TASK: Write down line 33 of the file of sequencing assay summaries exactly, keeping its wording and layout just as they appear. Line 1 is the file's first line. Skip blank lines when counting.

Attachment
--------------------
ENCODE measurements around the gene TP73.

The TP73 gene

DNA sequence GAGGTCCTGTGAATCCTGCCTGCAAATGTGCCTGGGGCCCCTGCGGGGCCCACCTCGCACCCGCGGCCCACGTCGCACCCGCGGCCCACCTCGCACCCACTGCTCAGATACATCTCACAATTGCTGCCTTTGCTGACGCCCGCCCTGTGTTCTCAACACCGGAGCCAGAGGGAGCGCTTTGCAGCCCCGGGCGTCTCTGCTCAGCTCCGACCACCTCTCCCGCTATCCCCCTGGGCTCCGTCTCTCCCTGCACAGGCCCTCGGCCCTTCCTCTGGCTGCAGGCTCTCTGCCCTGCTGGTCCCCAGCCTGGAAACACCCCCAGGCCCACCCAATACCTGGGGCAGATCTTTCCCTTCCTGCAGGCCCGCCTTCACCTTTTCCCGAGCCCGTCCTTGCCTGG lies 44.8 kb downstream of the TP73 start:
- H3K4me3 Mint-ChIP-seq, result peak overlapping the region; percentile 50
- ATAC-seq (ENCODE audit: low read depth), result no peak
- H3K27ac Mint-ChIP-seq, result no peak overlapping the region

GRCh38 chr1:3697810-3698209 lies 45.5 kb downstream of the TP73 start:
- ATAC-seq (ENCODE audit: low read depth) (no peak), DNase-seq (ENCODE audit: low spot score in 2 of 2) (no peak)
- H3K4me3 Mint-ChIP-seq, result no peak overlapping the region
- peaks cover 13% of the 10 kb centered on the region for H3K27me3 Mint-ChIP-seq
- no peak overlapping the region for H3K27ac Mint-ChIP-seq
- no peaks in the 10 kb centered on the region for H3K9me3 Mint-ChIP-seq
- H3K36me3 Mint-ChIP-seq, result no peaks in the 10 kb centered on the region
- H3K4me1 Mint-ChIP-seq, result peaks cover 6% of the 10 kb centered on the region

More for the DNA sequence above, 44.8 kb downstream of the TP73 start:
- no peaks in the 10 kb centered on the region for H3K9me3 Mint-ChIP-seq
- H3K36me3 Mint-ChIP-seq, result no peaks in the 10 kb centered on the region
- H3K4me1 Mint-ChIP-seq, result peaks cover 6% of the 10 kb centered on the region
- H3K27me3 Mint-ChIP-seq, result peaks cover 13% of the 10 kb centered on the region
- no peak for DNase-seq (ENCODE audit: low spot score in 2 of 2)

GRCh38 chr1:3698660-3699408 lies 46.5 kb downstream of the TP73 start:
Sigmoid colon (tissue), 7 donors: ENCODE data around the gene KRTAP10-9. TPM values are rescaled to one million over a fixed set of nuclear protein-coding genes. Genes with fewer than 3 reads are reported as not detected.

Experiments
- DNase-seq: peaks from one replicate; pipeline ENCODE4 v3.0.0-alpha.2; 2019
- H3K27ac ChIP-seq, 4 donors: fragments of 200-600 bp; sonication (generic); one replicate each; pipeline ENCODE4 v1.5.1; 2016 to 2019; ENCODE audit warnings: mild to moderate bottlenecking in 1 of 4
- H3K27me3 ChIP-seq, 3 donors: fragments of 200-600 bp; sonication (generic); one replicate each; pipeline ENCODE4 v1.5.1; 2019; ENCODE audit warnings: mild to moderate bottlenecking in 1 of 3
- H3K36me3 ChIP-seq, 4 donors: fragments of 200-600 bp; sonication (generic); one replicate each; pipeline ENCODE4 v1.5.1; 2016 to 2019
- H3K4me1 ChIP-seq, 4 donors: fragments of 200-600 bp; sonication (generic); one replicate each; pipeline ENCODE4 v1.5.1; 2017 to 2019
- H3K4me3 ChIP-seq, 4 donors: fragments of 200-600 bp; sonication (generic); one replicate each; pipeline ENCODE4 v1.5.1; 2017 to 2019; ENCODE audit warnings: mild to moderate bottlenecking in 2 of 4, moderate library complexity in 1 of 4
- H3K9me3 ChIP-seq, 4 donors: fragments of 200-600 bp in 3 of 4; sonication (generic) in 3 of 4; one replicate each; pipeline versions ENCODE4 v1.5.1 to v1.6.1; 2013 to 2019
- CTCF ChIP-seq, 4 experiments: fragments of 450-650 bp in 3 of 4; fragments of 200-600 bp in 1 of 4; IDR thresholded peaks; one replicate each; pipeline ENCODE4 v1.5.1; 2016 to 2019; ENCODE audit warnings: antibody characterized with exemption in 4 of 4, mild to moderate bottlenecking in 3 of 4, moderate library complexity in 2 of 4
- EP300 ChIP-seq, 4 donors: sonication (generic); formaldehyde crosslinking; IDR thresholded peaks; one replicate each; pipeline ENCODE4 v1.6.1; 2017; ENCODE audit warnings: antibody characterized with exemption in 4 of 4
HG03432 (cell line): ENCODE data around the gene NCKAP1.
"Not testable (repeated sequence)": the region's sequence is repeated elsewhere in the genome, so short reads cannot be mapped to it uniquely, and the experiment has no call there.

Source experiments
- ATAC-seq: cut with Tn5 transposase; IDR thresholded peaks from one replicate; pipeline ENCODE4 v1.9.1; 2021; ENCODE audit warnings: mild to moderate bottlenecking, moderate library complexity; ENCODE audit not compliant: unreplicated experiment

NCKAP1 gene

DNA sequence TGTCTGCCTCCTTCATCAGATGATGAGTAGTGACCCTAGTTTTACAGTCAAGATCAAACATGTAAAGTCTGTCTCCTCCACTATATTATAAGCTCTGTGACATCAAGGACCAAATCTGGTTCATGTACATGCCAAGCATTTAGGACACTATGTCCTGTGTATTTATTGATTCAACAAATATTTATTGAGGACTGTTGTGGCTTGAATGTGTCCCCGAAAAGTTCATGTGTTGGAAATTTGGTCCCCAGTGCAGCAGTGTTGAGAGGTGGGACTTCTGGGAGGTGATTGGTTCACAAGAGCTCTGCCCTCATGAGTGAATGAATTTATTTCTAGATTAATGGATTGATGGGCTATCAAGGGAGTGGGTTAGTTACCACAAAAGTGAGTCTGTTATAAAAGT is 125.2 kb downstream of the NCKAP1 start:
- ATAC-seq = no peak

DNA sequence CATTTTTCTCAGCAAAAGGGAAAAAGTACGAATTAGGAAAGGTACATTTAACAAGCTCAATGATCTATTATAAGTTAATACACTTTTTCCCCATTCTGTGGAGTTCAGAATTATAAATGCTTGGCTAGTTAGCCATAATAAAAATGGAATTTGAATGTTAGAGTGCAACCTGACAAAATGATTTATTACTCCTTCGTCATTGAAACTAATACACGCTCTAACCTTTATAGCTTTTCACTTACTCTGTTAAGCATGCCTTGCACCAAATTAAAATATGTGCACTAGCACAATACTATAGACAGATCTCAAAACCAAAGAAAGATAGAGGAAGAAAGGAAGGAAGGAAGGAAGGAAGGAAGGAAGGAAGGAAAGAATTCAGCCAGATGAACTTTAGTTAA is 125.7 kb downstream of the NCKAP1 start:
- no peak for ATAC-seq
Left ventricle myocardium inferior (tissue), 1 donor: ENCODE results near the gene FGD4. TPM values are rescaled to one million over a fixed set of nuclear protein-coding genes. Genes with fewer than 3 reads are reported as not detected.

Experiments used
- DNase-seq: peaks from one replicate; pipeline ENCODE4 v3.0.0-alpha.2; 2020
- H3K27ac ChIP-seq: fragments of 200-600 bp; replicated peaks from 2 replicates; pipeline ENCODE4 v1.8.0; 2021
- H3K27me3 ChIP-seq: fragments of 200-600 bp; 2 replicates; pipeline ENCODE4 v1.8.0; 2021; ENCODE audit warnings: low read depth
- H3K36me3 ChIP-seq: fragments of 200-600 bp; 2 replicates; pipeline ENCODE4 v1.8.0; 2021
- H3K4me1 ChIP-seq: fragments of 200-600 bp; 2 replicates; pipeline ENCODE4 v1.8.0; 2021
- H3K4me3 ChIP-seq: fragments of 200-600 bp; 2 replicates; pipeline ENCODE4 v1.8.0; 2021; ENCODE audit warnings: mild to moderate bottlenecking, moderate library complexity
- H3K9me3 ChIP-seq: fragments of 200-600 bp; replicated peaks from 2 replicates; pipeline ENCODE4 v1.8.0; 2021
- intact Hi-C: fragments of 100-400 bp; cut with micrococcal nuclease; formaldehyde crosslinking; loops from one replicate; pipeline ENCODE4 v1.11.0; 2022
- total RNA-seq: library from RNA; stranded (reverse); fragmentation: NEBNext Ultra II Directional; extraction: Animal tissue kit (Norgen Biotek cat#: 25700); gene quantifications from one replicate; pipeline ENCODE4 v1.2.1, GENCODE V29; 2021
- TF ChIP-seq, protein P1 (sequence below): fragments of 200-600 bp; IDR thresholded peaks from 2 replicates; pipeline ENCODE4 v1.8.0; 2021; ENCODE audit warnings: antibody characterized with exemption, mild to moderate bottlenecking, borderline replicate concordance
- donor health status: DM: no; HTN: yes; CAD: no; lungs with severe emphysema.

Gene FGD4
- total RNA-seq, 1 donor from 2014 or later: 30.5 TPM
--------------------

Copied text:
HG03432 (cell line): ENCODE data around the gene NCKAP1.